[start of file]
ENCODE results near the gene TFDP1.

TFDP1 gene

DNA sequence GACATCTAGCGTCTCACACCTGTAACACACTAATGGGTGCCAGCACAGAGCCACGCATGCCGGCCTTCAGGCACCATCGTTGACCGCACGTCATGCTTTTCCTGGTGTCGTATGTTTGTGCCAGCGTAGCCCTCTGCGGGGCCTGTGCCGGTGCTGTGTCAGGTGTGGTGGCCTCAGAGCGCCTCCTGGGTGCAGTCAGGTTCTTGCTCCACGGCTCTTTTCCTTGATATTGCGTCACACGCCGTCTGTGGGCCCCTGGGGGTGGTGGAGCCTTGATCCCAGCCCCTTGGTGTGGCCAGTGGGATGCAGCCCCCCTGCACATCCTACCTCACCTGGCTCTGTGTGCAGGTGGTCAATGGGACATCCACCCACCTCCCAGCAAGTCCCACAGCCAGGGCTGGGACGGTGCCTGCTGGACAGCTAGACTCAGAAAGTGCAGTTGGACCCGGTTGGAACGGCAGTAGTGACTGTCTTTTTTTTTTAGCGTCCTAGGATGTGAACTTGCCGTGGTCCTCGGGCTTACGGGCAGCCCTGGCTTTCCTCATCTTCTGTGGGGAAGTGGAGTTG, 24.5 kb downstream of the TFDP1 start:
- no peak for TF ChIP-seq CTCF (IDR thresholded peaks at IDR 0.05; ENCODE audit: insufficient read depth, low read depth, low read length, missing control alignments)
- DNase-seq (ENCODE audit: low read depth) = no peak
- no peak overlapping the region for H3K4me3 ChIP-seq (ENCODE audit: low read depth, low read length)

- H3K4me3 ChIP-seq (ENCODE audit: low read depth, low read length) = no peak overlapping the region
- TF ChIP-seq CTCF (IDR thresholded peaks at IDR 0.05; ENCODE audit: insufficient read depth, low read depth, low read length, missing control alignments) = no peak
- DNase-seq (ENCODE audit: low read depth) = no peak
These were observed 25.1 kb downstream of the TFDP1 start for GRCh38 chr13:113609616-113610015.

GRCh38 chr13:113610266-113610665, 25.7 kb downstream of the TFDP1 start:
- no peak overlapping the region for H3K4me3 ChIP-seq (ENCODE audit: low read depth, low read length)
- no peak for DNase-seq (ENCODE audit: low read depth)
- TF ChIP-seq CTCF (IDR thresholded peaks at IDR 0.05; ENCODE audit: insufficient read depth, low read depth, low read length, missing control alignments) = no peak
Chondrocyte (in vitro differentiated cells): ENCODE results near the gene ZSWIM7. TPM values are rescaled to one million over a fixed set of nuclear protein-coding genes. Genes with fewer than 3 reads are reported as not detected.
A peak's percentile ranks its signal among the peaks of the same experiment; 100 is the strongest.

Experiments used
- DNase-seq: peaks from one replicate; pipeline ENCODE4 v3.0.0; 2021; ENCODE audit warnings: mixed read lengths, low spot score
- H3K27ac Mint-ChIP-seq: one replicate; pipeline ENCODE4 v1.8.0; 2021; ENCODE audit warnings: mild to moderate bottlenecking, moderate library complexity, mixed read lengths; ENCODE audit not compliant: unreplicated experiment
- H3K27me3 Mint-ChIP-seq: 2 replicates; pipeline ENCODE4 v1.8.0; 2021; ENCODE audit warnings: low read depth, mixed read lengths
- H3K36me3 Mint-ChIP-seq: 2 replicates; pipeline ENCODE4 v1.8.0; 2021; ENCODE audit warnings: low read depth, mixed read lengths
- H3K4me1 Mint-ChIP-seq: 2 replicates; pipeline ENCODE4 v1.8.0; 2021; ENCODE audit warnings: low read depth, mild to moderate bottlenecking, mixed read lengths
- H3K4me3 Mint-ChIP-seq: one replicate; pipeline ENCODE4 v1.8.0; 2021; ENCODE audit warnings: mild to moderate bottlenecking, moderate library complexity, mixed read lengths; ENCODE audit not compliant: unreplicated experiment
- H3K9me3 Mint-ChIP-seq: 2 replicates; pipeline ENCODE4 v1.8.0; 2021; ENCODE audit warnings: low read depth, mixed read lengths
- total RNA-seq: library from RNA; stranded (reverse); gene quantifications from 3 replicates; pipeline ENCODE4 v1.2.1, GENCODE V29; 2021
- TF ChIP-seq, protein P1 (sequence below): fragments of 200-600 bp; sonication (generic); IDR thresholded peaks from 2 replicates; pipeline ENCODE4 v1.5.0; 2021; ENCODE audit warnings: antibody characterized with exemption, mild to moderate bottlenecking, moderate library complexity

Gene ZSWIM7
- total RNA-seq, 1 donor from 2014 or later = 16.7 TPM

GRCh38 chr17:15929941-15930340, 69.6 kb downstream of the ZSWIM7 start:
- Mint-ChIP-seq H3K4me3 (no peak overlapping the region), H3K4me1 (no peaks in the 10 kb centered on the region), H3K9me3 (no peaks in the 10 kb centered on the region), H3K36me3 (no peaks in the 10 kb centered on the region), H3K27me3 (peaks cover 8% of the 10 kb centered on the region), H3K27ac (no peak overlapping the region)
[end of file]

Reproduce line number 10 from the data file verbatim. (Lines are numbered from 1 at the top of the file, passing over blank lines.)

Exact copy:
These were observed 25.1 kb downstream of the TFDP1 start for GRCh38 chr13:113609616-113610015.